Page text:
The first stretch up to Boardale Hause is very steep. A bench has been thoughtfully provided at the top of this climb. Although we have spent enough time today sat upon a bench we cannot pass it by. Time for a smoke break as we watch the evening sun shine into the valley below. The sun rays have a "Brigadoon" effect which is magical. sun rays over Patterdale Evening sun on Patterdale village We climb steadily to Boardale Hause and on to the head of Dubhow beck where there is a fine view of Brother's Water. We arrive at Angle Tarn at 7.30pm. Black skies appear and there is a strong, gusty wind which makes pitching the tent hard work. It feels cold after the heat of the day and we are pleased to duck inside




Day 6.Angle Tarn to Burn Banks - 9 miles

We leave Angle Tarn at 8.00am and head for Satura Crag Early morning at Angle Tarn We miss a gate and not till we lose considerable height do we realise. There is no alternative but to climb back up again with a little detour adding extra effort to the day. This is rewarded, though, as we see a herd of deer.

From The Knott the rest of the walk is exhilarating, past High Street and to the summit of Kidsty Pike at 2560 feet. Golden eagles are said to nest here. We do see a family of circling birds of prey! Could it be? The descent is quite arduous but quick especially with a heavy pack helping the momentum. Above Angle Tarn Haweswater lies at the foot of Kidsty Pike. It is a manmade reservoir and was once the valley of Mardale. It is four miles long and very pleasant walking. You would imagine a walk beside a reservoir would be flat but, in fact, it is quite undulating all the way and even involves some short steep climbs. Haweswater

Tired after a hot day we decide to “B&B” at Burn Banks. Unfortunately, the farmer’s wife tells us she has relatives staying and is taking nobody in. Damn, there goes our shower! We ask if we can camp on the farm and are directed to a pasture by the river.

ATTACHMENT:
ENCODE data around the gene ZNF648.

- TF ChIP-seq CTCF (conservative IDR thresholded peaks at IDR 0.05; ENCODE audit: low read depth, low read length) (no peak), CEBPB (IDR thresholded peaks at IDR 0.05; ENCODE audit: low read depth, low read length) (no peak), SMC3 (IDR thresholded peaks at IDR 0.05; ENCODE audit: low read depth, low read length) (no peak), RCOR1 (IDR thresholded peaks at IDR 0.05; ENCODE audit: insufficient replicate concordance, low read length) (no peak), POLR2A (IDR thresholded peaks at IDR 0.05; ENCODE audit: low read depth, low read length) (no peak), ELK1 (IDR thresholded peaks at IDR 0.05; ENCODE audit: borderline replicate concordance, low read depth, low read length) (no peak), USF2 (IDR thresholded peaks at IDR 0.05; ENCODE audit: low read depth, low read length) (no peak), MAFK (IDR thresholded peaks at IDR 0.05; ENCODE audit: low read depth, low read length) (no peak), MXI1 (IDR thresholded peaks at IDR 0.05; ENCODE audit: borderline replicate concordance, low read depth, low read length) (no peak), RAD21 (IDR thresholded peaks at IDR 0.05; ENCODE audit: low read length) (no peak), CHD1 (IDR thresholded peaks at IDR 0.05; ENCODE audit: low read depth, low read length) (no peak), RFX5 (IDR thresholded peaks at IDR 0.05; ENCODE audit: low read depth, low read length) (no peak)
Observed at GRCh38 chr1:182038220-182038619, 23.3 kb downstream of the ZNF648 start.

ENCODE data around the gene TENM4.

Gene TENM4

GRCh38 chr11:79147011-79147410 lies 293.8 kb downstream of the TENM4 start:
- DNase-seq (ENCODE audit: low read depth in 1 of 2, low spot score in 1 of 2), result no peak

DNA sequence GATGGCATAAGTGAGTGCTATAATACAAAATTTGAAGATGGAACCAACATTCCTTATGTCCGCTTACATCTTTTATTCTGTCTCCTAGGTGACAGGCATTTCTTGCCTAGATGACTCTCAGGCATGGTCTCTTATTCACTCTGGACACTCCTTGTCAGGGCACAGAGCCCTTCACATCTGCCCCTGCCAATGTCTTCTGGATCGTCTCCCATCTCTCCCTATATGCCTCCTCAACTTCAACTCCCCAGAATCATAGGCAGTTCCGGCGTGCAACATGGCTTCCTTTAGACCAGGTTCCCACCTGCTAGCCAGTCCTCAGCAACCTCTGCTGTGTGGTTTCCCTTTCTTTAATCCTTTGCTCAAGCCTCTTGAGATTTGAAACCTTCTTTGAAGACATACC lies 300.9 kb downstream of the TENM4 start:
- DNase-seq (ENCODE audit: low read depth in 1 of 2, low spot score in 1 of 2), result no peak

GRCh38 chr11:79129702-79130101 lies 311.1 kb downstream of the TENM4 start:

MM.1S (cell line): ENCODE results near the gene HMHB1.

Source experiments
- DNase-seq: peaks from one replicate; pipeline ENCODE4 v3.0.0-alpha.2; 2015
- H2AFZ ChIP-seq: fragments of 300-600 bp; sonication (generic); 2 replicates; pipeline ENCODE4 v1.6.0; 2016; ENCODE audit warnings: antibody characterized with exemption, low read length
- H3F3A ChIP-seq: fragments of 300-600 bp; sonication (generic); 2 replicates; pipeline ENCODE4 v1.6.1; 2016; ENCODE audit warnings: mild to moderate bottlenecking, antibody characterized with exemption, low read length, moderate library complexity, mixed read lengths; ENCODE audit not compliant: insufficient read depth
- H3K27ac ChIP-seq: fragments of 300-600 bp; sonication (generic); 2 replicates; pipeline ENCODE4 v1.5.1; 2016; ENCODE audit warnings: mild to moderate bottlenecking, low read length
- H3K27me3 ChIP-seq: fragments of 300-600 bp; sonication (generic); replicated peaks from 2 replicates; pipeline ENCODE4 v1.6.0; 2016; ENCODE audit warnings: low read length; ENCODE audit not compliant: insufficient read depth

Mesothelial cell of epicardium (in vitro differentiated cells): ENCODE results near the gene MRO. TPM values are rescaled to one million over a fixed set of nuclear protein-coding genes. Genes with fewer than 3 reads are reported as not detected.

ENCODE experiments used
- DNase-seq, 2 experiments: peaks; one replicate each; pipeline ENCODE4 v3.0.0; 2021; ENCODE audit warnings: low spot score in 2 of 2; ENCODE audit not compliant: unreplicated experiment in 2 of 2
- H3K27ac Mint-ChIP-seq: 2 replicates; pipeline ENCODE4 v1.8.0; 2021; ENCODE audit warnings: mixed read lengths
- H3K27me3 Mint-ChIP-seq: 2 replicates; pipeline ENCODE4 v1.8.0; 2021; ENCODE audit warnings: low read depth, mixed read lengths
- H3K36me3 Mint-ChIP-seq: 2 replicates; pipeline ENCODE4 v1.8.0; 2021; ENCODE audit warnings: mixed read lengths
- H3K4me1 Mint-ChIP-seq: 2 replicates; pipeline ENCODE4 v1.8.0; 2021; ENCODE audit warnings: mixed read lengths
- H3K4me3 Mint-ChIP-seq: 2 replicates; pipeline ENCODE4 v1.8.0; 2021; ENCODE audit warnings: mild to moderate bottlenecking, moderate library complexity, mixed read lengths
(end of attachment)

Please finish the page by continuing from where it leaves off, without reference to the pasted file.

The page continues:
Day 7. Burn Banks to Orton - 13 miles

We wake to sunshine which is now the norm and are off at 8.00 am up to Park Bridge through parkland and pasture for 5 miles to Shap where we replenish our supplies and buy potato pies. By now it is very hot indeed so we sit, eat our pies and take on some liquid as soon as we leave town. Park Bridge

Soon after leaving Shap we cross the M6. A strange experience to be plunged back to civilisation. We walk through a quarry where huge lorries are working. They look like enormous Tonka toys.

We lose our way around the hamlet of Oddendale but this is soon rectified. We also have trouble finding the correct path across the moor. There are various posts. Which is the correct one? It is hot and tempers are fraught. We know the correct path has a large boulder alongside. We can’t miss that, surely? There is no shade. We are already looking forward to the shower advertised in the campsite at Orton.

Boulder

We arrive in Orton hot and sticky only to find we have another 1.5 miles to walk to the campsite. A kindly person in the village offers to let us camp in his garden but we decline - they have showers at the campsite! View from tent at Orton

We pitch the tent and head for the showers. There is only a sink! We ask where the showers are. We are told there is a shower in the caravan but the caravan is booked this week! We are also told “we were going to build showers but we couldn’t get the parts”. Uh? The view is great though.